Purpose: To evaluate the accuracy of conventional and new methods of Papanicolaou (Pap) testing when used to detect cervical cancer and its precursors.
Data sources: Systematic search of English-language literature through October 1999 using MEDLINE, EMBASE, other computerized databases, and hand searching.
Study selection: All studies that compared Pap testing (conventional methods, computer screening or rescreening, or monolayer cytology) with a concurrent reference standard (histologic examination, colposcopy, or cytology).
Data extraction: Two reviewers independently reviewed selection criteria and completed 2 x 2 tables for each study.
Data synthesis: 94 studies of the conventional Pap test and three studies of monolayer cytology met inclusion criteria. No studies of computerized screening were included. Data were organized by cytologic and histologic thresholds used to define disease. For conventional Pap tests, estimates of sensitivity and specificity varied greatly in individual studies. Methodologic quality and frequency of histologic abnormalities also varied greatly between studies. In the 12 studies with the least biased estimates, sensitivity ranged from 30% to 87% and specificity ranged from 86% to 100%.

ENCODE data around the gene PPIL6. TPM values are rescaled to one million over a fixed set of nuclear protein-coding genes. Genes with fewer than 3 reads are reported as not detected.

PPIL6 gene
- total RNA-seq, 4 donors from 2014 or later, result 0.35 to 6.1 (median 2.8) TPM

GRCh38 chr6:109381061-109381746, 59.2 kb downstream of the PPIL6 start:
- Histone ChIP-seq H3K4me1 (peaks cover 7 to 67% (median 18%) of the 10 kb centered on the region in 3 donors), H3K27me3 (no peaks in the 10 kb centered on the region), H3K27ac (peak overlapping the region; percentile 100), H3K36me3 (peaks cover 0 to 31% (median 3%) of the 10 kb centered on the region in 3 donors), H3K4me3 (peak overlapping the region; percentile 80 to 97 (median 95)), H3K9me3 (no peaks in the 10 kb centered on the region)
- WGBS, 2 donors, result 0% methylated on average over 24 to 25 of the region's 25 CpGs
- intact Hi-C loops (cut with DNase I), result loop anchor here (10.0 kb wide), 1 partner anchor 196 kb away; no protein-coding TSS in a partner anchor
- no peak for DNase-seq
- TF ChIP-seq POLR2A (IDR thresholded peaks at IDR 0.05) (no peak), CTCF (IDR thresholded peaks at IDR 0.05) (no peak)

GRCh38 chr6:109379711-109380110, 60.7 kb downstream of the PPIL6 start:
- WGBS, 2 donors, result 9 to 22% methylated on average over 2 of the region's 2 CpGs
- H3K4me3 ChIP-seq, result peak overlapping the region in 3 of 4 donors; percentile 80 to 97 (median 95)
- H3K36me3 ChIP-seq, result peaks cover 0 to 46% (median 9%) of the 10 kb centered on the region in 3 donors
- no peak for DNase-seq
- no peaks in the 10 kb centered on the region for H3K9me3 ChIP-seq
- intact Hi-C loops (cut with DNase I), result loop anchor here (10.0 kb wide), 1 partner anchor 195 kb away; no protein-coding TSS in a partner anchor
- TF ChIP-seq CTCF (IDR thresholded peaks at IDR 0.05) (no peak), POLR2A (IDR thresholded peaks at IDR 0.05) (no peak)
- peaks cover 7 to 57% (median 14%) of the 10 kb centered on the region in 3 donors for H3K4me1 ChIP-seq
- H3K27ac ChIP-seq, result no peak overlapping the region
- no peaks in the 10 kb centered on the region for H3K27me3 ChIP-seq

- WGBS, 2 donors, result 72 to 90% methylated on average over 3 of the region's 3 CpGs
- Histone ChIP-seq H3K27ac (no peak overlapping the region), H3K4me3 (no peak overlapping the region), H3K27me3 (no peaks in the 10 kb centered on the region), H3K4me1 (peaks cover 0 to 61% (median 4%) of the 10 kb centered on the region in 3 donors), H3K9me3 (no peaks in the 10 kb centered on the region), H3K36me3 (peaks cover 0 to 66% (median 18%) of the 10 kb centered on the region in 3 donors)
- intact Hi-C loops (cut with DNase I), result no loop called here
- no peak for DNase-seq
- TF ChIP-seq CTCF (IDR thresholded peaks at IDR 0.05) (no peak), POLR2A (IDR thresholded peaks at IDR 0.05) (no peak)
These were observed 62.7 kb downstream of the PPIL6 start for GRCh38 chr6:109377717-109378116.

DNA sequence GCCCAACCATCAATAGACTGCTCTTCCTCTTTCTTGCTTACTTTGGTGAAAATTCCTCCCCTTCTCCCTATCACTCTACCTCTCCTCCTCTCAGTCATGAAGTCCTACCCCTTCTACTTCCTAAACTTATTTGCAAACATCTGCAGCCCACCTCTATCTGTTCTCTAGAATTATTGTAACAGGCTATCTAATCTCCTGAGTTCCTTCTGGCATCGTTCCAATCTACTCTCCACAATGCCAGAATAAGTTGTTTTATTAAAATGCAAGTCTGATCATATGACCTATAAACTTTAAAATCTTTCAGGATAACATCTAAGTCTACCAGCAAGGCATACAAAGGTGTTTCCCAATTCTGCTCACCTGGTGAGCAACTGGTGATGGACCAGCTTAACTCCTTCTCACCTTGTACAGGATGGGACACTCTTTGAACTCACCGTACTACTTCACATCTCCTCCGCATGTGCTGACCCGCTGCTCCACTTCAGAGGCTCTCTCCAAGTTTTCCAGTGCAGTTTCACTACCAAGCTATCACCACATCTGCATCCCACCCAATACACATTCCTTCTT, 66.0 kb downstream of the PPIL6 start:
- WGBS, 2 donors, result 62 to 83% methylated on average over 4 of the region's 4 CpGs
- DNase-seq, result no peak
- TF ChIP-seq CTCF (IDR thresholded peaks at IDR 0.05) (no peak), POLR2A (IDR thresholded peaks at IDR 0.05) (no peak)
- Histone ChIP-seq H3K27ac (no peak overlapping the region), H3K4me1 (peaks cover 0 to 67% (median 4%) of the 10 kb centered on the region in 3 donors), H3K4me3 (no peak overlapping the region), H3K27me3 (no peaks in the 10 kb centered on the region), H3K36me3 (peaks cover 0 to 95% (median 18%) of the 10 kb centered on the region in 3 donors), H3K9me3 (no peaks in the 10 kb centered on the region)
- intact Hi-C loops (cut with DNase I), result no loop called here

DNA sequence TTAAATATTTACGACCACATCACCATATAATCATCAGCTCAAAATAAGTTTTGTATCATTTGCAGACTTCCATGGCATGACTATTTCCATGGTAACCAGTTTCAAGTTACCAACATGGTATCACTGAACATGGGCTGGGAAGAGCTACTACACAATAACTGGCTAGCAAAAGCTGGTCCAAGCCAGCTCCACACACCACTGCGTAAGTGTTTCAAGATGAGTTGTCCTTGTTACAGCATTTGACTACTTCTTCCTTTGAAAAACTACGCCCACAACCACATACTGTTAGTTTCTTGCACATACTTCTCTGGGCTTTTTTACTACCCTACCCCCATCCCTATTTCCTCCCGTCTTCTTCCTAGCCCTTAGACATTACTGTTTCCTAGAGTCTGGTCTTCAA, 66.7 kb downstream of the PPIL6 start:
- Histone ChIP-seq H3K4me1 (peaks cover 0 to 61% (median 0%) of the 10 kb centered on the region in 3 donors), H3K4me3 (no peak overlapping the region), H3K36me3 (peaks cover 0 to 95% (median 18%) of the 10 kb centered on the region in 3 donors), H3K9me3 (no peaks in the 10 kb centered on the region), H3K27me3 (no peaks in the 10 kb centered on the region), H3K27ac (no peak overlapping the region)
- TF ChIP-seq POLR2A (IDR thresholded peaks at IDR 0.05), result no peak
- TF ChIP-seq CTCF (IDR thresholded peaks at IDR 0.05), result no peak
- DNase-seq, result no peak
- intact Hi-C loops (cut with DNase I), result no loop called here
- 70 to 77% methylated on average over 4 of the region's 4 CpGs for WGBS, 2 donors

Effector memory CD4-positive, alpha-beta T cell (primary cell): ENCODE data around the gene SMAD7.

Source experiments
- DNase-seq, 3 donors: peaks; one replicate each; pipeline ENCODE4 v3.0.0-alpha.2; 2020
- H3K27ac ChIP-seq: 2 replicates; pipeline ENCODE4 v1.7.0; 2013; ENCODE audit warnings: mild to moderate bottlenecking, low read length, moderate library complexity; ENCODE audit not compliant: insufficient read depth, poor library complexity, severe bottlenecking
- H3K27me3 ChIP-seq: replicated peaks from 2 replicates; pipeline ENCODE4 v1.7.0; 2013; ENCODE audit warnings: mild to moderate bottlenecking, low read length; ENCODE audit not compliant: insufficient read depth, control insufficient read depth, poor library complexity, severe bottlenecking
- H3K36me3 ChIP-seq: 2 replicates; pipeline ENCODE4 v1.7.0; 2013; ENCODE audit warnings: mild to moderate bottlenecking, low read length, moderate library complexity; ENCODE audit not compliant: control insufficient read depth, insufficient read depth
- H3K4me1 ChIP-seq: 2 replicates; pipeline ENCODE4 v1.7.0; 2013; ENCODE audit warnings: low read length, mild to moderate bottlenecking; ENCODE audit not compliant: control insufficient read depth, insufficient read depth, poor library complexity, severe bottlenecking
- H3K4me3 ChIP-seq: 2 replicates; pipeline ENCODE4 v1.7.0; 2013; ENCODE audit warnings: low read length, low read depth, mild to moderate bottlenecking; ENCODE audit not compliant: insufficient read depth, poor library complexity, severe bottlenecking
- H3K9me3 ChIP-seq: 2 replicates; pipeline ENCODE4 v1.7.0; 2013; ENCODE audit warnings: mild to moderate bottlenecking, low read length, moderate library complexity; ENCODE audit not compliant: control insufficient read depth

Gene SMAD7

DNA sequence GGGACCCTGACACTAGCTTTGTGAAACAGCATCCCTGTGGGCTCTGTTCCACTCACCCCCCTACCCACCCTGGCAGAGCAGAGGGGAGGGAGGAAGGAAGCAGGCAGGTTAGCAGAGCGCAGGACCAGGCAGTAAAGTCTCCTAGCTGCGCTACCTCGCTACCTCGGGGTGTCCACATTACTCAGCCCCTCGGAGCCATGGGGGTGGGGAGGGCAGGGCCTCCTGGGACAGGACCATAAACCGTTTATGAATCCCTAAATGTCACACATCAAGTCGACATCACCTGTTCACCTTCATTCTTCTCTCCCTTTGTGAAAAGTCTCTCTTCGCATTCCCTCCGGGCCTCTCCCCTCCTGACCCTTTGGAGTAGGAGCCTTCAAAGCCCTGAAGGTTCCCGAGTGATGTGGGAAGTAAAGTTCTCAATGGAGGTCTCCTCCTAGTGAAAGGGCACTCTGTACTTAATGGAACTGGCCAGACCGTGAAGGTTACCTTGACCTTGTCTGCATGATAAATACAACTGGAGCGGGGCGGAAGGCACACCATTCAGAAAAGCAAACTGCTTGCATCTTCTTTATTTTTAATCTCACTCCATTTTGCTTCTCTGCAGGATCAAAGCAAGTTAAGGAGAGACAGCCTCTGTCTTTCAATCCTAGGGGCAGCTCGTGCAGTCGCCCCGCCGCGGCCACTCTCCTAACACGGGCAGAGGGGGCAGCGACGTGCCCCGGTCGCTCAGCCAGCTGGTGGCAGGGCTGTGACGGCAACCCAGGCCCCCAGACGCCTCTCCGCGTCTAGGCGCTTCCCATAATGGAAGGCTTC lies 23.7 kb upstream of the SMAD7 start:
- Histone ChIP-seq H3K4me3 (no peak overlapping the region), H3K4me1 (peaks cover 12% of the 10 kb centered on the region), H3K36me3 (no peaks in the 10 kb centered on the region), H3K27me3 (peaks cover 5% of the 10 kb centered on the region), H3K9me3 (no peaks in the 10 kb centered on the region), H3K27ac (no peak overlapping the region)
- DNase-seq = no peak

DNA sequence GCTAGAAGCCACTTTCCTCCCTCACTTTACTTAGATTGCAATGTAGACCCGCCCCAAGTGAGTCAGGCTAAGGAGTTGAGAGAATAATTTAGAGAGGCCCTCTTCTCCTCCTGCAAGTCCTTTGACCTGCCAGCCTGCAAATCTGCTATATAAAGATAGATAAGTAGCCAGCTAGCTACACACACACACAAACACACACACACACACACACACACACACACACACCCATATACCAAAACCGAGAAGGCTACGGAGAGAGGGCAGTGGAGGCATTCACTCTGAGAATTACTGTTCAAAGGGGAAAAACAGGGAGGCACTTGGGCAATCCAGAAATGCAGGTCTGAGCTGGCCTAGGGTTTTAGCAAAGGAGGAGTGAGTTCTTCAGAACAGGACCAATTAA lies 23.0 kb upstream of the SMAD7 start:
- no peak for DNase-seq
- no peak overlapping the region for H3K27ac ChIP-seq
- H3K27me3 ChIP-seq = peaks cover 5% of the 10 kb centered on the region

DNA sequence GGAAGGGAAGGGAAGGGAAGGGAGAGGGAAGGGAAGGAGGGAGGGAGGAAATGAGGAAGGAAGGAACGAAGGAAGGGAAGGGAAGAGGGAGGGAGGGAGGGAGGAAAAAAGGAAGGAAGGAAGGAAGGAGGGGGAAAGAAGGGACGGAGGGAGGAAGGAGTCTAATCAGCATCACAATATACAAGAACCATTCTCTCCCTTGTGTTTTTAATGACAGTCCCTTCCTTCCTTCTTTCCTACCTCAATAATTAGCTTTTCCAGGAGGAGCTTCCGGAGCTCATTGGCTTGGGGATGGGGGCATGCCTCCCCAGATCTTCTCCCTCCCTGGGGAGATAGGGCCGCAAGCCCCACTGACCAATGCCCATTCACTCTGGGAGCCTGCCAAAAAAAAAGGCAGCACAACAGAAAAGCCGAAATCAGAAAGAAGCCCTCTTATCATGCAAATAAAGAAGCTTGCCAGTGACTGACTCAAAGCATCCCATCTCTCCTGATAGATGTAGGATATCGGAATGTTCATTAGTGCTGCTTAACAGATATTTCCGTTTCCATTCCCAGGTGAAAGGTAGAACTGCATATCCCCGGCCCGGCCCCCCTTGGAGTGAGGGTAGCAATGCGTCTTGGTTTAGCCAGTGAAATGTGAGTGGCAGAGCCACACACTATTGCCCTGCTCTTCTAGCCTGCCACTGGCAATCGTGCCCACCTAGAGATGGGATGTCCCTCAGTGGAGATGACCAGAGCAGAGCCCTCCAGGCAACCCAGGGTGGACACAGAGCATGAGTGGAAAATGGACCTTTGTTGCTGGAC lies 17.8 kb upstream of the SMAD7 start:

Conclusions: Insufficient high-quality data exist to estimate test operating characteristics of new cytologic methods for cervical screening. Future studies of these technologies should apply adequate reference standards. Most studies of the conventional Pap test are severely biased: The best estimates suggest that it is only moderately accurate and does not achieve concurrently high sensitivity and specificity. Cost-effectiveness models of cervical cancer screening should use more conservative estimates of Pap test sensitivity.